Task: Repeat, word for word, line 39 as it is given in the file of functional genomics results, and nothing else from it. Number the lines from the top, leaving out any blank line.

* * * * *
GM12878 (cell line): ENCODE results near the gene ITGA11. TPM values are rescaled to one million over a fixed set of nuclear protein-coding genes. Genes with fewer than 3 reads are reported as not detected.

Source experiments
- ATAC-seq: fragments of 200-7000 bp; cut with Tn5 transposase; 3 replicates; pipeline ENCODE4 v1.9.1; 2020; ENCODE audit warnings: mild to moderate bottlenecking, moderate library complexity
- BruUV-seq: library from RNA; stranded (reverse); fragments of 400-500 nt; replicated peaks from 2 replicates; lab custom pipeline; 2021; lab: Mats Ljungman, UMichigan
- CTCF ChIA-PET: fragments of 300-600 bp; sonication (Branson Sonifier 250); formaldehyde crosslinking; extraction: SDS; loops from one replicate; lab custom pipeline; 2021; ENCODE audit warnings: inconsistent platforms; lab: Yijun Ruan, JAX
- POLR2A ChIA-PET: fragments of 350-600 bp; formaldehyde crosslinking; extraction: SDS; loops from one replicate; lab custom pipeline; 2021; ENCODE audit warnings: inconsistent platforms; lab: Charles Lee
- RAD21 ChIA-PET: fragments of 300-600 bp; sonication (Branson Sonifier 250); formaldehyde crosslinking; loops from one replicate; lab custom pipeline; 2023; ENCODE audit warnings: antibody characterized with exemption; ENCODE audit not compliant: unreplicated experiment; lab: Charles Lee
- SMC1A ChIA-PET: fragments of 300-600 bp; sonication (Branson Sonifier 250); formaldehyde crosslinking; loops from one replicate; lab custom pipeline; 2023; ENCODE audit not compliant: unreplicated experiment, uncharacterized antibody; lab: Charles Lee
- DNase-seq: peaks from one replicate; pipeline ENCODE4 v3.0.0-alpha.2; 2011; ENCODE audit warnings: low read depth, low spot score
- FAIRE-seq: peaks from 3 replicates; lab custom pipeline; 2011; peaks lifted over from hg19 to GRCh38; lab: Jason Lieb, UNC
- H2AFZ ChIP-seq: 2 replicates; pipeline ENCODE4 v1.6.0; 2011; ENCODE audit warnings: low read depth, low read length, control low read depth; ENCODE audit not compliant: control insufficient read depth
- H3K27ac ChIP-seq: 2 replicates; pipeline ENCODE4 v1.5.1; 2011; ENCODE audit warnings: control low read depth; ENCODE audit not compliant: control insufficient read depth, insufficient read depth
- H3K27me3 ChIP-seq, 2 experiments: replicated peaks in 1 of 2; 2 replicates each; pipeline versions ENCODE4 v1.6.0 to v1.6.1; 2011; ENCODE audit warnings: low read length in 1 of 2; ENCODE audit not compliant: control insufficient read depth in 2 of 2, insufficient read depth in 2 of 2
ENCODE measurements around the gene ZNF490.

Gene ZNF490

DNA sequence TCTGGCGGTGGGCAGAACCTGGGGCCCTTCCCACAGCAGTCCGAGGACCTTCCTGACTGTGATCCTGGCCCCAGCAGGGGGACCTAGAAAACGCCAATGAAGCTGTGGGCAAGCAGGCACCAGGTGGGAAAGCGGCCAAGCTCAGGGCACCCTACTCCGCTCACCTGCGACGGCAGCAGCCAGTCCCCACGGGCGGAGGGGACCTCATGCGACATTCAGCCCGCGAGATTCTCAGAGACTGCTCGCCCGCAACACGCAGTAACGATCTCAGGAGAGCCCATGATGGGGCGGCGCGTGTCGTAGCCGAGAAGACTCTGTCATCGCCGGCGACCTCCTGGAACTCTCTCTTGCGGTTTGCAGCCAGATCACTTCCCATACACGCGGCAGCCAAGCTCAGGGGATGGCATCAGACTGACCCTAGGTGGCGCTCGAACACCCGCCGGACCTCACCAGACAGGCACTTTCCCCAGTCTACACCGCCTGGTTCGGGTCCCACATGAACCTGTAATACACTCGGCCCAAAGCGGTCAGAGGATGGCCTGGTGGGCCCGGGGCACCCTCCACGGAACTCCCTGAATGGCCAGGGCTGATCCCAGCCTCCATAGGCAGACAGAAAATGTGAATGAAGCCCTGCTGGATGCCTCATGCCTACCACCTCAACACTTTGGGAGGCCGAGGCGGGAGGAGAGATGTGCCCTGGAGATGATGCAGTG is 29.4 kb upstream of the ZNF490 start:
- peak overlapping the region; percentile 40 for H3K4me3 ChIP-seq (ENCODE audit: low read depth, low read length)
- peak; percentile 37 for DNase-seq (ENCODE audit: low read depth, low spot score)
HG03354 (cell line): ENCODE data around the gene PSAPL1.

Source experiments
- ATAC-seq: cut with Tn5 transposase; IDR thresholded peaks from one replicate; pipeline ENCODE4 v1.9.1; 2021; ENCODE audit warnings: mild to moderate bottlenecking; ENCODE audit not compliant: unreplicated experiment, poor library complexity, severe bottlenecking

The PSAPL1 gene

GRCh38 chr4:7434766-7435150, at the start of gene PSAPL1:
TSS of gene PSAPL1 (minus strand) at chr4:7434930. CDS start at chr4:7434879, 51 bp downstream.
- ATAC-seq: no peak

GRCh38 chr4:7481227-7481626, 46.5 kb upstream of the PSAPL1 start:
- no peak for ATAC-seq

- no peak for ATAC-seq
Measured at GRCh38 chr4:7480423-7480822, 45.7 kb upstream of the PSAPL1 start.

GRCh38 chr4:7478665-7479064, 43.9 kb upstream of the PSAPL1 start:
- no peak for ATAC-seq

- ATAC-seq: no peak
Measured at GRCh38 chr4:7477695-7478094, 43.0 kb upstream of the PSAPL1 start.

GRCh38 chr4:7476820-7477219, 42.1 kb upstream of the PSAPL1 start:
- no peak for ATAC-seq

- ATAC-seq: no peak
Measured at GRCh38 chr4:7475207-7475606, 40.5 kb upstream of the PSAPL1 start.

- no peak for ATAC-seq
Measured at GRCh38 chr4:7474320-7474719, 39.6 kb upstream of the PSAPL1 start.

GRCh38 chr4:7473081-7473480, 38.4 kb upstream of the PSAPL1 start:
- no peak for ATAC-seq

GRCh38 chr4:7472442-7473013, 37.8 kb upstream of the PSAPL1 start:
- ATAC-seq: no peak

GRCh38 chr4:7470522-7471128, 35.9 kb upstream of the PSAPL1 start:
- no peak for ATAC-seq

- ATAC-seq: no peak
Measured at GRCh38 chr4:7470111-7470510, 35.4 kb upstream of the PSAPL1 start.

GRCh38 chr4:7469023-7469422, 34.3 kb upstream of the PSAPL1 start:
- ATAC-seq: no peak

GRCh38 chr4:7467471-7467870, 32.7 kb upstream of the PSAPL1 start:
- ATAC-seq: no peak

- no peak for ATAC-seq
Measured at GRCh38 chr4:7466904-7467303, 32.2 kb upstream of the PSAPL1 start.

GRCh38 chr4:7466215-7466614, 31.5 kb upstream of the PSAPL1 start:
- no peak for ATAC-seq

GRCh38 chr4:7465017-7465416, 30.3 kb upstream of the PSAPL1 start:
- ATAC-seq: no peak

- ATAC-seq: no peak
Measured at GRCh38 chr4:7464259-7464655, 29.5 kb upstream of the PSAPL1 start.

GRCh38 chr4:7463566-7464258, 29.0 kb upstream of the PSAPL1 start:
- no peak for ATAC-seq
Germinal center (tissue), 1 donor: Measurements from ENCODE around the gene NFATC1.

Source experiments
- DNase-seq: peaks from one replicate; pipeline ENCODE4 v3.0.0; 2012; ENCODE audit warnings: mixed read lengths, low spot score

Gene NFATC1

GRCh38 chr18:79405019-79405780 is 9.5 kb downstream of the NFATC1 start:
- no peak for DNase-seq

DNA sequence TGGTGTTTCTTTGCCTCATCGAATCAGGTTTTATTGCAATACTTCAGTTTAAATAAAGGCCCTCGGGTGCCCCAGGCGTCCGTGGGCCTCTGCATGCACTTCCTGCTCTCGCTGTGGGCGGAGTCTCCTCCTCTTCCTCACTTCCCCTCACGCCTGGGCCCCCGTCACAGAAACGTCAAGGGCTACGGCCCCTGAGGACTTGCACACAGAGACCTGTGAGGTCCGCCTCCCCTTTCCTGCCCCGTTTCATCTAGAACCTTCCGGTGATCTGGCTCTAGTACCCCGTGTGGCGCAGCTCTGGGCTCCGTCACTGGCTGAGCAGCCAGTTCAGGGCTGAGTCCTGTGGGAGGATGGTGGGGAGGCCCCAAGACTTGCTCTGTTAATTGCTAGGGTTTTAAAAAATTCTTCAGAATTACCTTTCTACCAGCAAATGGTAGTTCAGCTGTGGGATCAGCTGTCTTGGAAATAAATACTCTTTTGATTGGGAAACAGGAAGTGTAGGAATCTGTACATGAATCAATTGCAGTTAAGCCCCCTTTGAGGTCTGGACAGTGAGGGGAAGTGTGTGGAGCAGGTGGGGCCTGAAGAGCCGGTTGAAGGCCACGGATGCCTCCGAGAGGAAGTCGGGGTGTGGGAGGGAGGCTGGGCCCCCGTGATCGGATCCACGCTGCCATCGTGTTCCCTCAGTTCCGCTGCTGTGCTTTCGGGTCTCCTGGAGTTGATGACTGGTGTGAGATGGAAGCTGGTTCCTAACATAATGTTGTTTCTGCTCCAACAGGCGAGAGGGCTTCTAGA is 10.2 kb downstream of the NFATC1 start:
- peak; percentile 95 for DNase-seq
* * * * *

Measured at GRCh38 chr4:7474320-7474719, 39.6 kb upstream of the PSAPL1 start.